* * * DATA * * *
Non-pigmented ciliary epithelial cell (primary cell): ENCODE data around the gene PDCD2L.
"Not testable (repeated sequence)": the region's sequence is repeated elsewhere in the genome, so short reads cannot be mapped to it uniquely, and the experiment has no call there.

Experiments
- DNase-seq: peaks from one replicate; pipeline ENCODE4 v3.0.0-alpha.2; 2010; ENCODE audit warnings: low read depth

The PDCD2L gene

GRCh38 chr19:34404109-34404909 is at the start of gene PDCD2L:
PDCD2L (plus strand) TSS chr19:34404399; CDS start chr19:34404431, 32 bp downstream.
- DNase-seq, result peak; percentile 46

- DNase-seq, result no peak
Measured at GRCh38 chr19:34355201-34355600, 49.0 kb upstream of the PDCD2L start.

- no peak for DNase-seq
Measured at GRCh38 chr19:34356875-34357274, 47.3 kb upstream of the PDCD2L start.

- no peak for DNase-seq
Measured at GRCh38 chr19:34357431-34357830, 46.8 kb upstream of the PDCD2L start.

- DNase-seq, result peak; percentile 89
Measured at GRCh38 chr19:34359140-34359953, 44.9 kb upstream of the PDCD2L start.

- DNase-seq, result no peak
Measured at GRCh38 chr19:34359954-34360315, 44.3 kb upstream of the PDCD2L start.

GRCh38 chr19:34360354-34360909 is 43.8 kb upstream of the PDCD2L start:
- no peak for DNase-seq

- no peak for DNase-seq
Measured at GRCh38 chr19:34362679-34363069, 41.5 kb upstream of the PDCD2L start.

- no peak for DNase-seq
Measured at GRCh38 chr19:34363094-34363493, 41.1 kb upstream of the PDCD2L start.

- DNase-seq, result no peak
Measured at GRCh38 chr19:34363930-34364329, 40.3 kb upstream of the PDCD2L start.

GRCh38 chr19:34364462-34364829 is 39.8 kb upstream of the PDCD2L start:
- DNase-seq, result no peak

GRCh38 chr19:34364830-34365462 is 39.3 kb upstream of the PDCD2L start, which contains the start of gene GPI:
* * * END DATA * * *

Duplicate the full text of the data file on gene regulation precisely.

Non-pigmented ciliary epithelial cell (primary cell): ENCODE data around the gene PDCD2L.
"Not testable (repeated sequence)": the region's sequence is repeated elsewhere in the genome, so short reads cannot be mapped to it uniquely, and the experiment has no call there.

Experiments
- DNase-seq: peaks from one replicate; pipeline ENCODE4 v3.0.0-alpha.2; 2010; ENCODE audit warnings: low read depth

The PDCD2L gene

GRCh38 chr19:34404109-34404909 is at the start of gene PDCD2L:
PDCD2L (plus strand) TSS chr19:34404399; CDS start chr19:34404431, 32 bp downstream.
- DNase-seq, result peak; percentile 46

- DNase-seq, result no peak
Measured at GRCh38 chr19:34355201-34355600, 49.0 kb upstream of the PDCD2L start.

- no peak for DNase-seq
Measured at GRCh38 chr19:34356875-34357274, 47.3 kb upstream of the PDCD2L start.

- no peak for DNase-seq
Measured at GRCh38 chr19:34357431-34357830, 46.8 kb upstream of the PDCD2L start.

- DNase-seq, result peak; percentile 89
Measured at GRCh38 chr19:34359140-34359953, 44.9 kb upstream of the PDCD2L start.

- DNase-seq, result no peak
Measured at GRCh38 chr19:34359954-34360315, 44.3 kb upstream of the PDCD2L start.

GRCh38 chr19:34360354-34360909 is 43.8 kb upstream of the PDCD2L start:
- no peak for DNase-seq

- no peak for DNase-seq
Measured at GRCh38 chr19:34362679-34363069, 41.5 kb upstream of the PDCD2L start.

- no peak for DNase-seq
Measured at GRCh38 chr19:34363094-34363493, 41.1 kb upstream of the PDCD2L start.

- DNase-seq, result no peak
Measured at GRCh38 chr19:34363930-34364329, 40.3 kb upstream of the PDCD2L start.

GRCh38 chr19:34364462-34364829 is 39.8 kb upstream of the PDCD2L start:
- DNase-seq, result no peak

GRCh38 chr19:34364830-34365462 is 39.3 kb upstream of the PDCD2L start, which contains the start of gene GPI: